DHS Sees What It Wants to See

Much appreciation to an alert reader for pointing me to DHS’ Final regulations on OPT. Final, that is, subject to the pending lawsuit, but this is not my subject in this post. Instead, I wish to point out an outrageous mischaracterization DHS makes of my EPI research paper in that document, exemplifying the continuing grossly irresponsible behavior of that agency.

DHS says (referring to me as “EPI,” emphasis added),

With respect to the studies by Dr. Hunt, DHS notes that the NPRM cited those studies in support of the general proposition that STEM workers “are fundamental inputs in scientific innovation and technological adoption, critical drivers of productivity growth in the United States.” 80 FR 63383. The EPI study did not question this proposition. Rather, the EPI study examined a narrow band of STEM fields to show that “immigrant workers, especially those who first came to the United States as international students, are in general of no higher talent than the Americans, as measured by salary, patent filings, dissertation awards, and quality of academic program.”  (61) Specifically, the EPI finding is focused on whether foreign-born students who earned computer science and electrical engineering degrees in the United States file patent applications at higher levels than U.S.-born students earning the same degrees. For electrical engineering, the analysis showed that patenting activity of U.S. and foreign-born students was about the same, while for computer science the analysis showed that foreign-born computer science students apply for somewhat fewer patents than do their American peers.

The EPI paper, however, acknowledges that the Hunt studies cited in the NPRM cast a much broader net, encompassing a myriad of science and engineering fields. The Hunt papers considered the impact of foreign-born workers employed in the United States in myriad visa classifications and fields of study, and was not focused solely on F-1 students or STEM OPT students (nor to just Computer Science and Electrical Engineering research activity). As explained in the Hunt papers, there is support for the proposition that foreign-born scientists and engineers achieve higher rates of U.S. patent filings. The Department continues to believe such patent rates support the conclusion that the STEM OPT extension is in the national interest.

This is way, WAY off the mark, in numerous aspects.

First of all, Professor Hunt published two papers, DHS references 28 and 29. (The latter originally was first published as an NBER working paper, then later in the Journal of Labor Economics, JOLE.) Reference 28 boils down to saying that immigrants have a lot of patents, because they tend to be in STEM fields; American bank managers, truck drivers, lawyers, doctors etc. generally don’t file patent applications. But in Hunt’s second paper, Reference 29, she looked at PER-CAPITA rates; relative to Americans in a given profession, do immigrants file fewer patent applications or more of them? Her answer was that the immigrants are LESS likely to file for patents than natives. In my EPI paper, I quote Hunt from her NBER paper:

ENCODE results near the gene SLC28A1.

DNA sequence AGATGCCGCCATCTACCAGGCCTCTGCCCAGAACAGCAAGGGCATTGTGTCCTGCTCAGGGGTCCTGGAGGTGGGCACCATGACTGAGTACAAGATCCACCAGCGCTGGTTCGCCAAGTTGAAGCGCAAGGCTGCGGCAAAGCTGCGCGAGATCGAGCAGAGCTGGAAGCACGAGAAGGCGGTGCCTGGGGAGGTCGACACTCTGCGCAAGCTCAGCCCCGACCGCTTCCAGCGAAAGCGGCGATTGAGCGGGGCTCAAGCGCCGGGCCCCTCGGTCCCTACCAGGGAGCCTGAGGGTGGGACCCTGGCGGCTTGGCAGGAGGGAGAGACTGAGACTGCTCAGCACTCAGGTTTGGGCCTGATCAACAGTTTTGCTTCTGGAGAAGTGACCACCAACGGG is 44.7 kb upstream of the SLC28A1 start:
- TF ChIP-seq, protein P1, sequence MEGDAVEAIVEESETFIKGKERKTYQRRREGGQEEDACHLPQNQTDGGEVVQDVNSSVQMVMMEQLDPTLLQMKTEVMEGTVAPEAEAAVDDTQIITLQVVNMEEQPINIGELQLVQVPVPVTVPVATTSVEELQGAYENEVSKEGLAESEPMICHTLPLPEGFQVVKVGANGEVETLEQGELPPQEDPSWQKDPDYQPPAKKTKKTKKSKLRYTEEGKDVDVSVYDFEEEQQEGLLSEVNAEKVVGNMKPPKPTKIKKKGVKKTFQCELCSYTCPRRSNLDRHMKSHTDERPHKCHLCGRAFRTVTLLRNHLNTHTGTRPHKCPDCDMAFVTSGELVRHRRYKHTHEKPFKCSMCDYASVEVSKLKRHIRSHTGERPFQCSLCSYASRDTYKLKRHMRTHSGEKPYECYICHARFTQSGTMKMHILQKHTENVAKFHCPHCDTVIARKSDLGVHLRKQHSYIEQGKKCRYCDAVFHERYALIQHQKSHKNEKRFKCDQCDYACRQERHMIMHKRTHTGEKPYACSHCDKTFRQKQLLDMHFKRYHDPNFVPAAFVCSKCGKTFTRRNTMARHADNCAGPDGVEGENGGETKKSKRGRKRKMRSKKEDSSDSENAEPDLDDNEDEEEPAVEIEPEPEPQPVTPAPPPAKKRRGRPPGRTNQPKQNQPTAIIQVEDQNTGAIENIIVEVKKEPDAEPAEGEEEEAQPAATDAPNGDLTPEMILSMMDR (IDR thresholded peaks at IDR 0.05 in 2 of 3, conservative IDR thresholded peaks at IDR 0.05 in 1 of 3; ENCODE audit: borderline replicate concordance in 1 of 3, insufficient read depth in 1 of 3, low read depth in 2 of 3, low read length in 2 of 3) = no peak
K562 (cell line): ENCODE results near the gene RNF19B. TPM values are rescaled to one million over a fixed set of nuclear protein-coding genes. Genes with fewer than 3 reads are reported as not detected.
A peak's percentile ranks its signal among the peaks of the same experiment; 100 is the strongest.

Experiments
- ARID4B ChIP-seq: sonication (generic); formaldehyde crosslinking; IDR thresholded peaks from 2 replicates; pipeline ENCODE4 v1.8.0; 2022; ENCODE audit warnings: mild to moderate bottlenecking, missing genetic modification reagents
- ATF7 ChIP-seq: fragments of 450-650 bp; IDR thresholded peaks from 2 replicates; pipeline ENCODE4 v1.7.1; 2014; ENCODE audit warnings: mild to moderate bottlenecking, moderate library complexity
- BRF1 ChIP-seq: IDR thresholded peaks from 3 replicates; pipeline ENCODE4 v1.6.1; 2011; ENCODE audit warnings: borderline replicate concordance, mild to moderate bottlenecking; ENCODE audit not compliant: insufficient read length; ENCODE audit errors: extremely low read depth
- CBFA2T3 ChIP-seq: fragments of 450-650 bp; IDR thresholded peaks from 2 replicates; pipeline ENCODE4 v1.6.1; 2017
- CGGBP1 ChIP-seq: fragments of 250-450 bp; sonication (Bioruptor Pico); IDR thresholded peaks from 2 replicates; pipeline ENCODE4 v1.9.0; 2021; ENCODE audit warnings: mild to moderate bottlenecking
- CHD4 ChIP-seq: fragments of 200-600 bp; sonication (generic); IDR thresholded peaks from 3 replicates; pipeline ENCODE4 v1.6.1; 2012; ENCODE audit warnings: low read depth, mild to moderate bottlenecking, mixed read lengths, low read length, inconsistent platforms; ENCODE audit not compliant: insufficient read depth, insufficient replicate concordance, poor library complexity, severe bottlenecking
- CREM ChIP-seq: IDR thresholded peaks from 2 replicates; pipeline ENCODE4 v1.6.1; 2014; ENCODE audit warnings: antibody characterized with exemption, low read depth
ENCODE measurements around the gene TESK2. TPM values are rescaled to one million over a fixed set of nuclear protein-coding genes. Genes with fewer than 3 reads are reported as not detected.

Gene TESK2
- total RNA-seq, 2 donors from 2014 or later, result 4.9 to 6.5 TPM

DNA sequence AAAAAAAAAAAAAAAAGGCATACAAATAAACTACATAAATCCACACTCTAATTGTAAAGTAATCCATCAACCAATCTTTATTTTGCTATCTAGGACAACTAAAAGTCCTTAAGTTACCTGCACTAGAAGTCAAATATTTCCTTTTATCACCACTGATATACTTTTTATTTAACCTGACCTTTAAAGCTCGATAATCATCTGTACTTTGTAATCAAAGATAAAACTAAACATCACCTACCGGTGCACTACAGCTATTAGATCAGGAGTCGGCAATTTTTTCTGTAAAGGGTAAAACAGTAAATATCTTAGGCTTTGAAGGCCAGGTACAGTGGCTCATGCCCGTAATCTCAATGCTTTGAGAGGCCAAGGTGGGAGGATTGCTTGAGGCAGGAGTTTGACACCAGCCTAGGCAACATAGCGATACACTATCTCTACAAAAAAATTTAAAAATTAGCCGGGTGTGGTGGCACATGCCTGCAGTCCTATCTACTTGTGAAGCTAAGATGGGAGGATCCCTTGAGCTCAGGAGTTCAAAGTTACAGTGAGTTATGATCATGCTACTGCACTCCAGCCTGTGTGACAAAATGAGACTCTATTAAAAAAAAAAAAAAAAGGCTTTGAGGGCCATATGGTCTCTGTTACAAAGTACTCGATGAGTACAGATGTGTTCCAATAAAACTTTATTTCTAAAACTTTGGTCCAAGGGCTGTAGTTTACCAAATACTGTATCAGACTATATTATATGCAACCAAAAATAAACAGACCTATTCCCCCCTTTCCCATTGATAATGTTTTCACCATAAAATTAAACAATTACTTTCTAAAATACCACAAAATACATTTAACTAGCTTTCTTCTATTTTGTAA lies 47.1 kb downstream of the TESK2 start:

After I control for field of study…and education…both main work visa groups and student/trainee visa holders have statistically significantly lower patenting probabilities than natives.

Academic politics being what they are — especially concerning research on immigration, where reviewers often have polarized views on this matter — JOLE told Hunt to remove H-1Bs from her paper, so the above passage was not in the final JOLE version. Nevertheless, even with that omission, she still found that the immigrants filed no more patents per capita than did the Americans.

So, DHS is misrepresenting not only me but also Hunt.

It gets worse:

Recall from above that DHS says

Rather, the EPI study examined a narrow band of STEM fields to show that “immigrant workers, especially those who first came to the United States as international students, are in general of no higher talent than the Americans, as measured by salary, patent filings, dissertation awards, and quality of academic program…For electrical engineering, the analysis showed that patenting activity of U.S. and foreign-born students was about the same, while for computer science the analysis showed that foreign-born computer science students apply for somewhat fewer patents than do their American peers.”

I showed that and much more. Compared to the natives, the former foreign CS students not only filed fewer patent applications, but also had lower salaries (even after getting a green card and becoming free agents), and among those earning a doctorate, earned their degrees at lower-ranking universities. Both EE and CS immigrants were less likely to work in R&D, directly contrary to DHS’ claim of “innovation.”

And as to DHS’s saying that my study only covered the “narrow band” of computer science and electrical engineering: First of all, that’s hardly narrow! Computer occupations alone account for 50% of the H-1Bs. But even more important, DHS itself notes that Hunt’s paper covered the gamut of fields, and as I noted above, she found that “work visa groups and student/trainee visa holders have statistically significantly lower patenting probabilities than natives.” Even if DHS wants to dismiss Hunt’s NBER version of the paper, her final JOLE version (which excluded the H-1Bs) found that, again as noted above, the immigrants filed no more patents per capita than did the Americans.

In other words, DHS’ statement, “As explained in the Hunt papers, there is support for the proposition that foreign-born scientists and engineers achieve higher rates of U.S. patent filings,” is, if you will, patently false.

Furthermore, my paper also quoted the “wide band” statement of Bound et al:

In physics, biochemistry, and chemistry much of the expansion [from the mid-1980s to mid-90s] in doctorate receipt to foreign students occurs at unranked programs or those ranked outside the top 50; the growth in foreign students in engineering is distributed more evenly among programs. Among students from China, Taiwan, and South Korea growth has been particularly concentrated outside the most highly ranked institutions.

This of course jibed with my similar finding that the foreign CS students earn their degrees at lower-ranked schools. But no mention of my Bound citation by DHS in their “analysis” of my paper.